From that case:
"The Court then noted the parties' agreement that the
original recordings are not protected by federal copyright law because
they are sound recordings *fixed before February 15, 1972.* Id. at
(internal quotation marks omitted).1 However, the Court recognized
that the recordings would be covered by any applicable state common
law protections until federal preeemption occurs on February 15, 2067.
Id.; see 17 U.S.C. * 301(c).
"1 For the quoted phrase "fixed before February 15, 1972," the Court
cited17 U.S.C. * 104A(h)(6)(C)(ii), a provision of the Uruguay Round
Agreements Act, Pub. L. No. 103-465, 108 Stat. 4809 (1994), concerning
restoration of copyright in certain public domain works. However,
that provision merely identifies one criterion of a class of works
that are eligible for restoration of copyright. The provision that
leaves sound recordings "fixed before February 15, 1972" unprotected
by federal copyright law (but subject to protection under state law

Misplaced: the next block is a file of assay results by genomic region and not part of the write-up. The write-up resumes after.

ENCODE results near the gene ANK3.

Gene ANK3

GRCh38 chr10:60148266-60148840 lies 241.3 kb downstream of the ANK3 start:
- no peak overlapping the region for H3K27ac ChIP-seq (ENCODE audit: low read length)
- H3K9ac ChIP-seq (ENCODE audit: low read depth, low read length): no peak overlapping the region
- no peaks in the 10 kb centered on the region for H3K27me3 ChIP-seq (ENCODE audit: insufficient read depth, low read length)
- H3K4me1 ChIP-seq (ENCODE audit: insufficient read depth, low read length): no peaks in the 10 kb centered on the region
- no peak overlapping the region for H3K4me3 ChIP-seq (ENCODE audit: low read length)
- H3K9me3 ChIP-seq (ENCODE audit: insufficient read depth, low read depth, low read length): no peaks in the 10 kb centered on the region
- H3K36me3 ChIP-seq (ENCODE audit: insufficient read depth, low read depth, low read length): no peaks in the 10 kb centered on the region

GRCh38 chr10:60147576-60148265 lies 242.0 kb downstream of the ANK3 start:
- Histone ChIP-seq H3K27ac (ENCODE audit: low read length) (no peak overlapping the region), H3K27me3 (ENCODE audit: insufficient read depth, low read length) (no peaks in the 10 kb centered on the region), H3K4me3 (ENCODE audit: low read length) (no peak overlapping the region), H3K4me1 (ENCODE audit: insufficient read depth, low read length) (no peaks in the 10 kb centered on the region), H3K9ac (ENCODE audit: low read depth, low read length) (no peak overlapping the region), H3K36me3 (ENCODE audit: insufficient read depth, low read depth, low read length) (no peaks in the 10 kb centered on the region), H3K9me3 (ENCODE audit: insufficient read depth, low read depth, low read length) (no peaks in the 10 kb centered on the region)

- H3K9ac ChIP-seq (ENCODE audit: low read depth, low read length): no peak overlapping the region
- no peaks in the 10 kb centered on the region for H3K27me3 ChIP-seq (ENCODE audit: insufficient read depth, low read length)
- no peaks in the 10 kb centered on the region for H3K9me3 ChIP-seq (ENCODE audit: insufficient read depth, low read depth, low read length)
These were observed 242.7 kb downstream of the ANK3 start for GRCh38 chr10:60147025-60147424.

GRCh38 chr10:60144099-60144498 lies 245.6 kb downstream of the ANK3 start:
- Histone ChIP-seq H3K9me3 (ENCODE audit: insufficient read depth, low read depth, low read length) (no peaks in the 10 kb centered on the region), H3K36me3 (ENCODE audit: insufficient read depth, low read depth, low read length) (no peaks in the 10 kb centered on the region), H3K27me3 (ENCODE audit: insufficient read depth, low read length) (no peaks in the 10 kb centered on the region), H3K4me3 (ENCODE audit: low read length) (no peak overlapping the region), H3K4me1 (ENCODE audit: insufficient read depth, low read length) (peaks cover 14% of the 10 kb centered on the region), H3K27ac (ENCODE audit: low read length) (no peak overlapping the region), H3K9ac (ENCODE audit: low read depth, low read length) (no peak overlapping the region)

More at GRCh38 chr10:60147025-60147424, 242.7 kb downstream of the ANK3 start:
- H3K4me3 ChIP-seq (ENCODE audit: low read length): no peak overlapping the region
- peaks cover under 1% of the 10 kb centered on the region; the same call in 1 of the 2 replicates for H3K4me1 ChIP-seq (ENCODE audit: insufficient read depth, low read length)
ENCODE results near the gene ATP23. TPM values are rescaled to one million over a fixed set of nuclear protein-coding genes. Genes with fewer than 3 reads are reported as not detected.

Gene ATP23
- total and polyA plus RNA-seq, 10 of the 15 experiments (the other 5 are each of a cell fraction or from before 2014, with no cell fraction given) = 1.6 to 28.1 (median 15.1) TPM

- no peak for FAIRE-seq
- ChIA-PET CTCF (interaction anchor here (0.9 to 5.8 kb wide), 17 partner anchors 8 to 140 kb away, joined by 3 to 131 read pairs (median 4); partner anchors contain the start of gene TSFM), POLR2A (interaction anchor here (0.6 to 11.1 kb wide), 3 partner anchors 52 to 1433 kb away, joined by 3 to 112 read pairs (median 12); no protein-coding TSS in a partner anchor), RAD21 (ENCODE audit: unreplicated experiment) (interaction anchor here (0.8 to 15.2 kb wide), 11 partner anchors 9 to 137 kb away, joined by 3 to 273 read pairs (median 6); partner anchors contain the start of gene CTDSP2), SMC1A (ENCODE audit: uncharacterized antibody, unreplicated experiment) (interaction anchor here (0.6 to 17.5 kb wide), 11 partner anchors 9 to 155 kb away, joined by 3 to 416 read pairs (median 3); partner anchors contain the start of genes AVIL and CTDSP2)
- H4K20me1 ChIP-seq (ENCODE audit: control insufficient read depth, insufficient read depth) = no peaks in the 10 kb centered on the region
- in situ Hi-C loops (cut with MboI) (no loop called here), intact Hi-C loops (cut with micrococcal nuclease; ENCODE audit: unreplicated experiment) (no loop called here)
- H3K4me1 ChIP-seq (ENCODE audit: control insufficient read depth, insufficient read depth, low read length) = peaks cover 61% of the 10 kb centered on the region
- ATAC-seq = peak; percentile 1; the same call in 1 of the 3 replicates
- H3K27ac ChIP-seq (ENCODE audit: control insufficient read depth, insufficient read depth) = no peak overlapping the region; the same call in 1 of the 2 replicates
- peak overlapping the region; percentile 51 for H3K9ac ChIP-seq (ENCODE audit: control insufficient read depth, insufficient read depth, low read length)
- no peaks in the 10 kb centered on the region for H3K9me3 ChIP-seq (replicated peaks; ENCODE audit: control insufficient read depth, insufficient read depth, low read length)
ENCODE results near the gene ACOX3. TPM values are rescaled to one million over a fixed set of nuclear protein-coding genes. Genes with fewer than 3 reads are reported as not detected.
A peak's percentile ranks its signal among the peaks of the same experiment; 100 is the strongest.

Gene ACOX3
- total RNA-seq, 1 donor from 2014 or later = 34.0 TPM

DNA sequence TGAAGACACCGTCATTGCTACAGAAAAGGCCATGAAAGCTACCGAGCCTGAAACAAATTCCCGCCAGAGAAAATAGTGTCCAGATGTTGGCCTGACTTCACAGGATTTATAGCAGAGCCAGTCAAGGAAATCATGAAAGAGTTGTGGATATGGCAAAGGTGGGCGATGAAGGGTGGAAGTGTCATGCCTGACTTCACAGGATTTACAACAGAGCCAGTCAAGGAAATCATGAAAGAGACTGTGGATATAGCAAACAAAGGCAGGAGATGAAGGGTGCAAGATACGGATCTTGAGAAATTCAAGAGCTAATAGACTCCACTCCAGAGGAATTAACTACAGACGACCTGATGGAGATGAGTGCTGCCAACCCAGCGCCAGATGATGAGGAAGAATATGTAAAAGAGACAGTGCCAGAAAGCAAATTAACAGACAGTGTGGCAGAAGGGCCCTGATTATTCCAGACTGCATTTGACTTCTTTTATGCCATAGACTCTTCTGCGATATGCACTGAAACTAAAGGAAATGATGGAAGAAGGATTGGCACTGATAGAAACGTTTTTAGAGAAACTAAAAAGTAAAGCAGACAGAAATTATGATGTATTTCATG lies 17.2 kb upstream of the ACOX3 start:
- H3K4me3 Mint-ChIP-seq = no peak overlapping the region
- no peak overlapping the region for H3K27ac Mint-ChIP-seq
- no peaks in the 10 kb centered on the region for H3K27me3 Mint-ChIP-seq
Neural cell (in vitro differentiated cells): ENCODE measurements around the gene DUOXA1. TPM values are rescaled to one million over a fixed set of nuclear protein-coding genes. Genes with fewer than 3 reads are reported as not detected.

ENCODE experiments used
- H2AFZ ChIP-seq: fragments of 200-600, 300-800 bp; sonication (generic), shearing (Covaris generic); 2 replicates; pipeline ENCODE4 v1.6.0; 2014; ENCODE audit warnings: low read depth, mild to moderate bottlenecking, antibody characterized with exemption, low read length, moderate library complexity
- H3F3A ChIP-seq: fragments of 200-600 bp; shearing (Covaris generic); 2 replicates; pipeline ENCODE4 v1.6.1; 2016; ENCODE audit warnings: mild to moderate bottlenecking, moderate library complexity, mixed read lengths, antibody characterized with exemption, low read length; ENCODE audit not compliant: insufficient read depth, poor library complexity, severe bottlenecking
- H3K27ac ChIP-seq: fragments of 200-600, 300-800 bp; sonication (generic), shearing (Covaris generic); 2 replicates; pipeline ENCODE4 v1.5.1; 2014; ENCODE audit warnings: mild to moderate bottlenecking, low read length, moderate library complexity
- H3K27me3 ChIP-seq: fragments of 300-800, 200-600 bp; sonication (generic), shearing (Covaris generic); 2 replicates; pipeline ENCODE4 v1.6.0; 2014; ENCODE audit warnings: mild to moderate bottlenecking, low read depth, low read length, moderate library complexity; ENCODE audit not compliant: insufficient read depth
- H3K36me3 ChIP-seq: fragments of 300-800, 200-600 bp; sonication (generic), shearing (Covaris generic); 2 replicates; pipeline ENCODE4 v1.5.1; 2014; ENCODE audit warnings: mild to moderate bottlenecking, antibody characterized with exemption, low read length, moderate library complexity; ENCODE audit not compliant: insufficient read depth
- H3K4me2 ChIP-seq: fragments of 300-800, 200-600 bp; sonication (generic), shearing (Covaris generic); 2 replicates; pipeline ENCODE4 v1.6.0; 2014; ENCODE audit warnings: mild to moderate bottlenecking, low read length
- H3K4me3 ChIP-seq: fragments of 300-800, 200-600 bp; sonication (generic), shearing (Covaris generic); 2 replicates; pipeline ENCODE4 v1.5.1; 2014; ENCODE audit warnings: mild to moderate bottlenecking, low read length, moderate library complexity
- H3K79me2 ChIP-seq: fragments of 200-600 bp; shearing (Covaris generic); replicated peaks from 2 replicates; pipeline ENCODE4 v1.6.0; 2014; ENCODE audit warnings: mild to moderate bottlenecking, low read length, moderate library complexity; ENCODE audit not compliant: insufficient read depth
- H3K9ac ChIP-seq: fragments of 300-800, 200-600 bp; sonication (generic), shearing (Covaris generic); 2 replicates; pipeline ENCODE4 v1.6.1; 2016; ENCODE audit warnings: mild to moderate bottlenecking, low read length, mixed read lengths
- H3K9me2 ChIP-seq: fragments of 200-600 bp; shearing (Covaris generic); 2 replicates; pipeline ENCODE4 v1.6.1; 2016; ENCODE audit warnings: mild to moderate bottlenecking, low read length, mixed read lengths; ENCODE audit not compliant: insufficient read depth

until February 15, 2067) is 17 U.S.C. * 301(c)."
>>> Mike Richter <[log in to unmask]> 7/18/2007 5:02 PM >>>
Sam Brylawski wrote:
> Internet radio may be crucial to promotion of historical recordings,
> an internet radio station plays only 78s and early LPs in their
> form, i.e. not from CDs, the recent webcasting fees do not apply.
> sound recordings have no federal copyright protection and digital
> dissemination fees cannot be collected for streaming them.
What is the basis for your blanket declaration on copyright? Is there
reason to believe that Capitol USA vs. Naxos does *not* apply? Under
that decision, federal copyright does apply and in fact is restored to
works which are in the public domain in other countries.
Without a citation, you are offering a legal opinion which is at best
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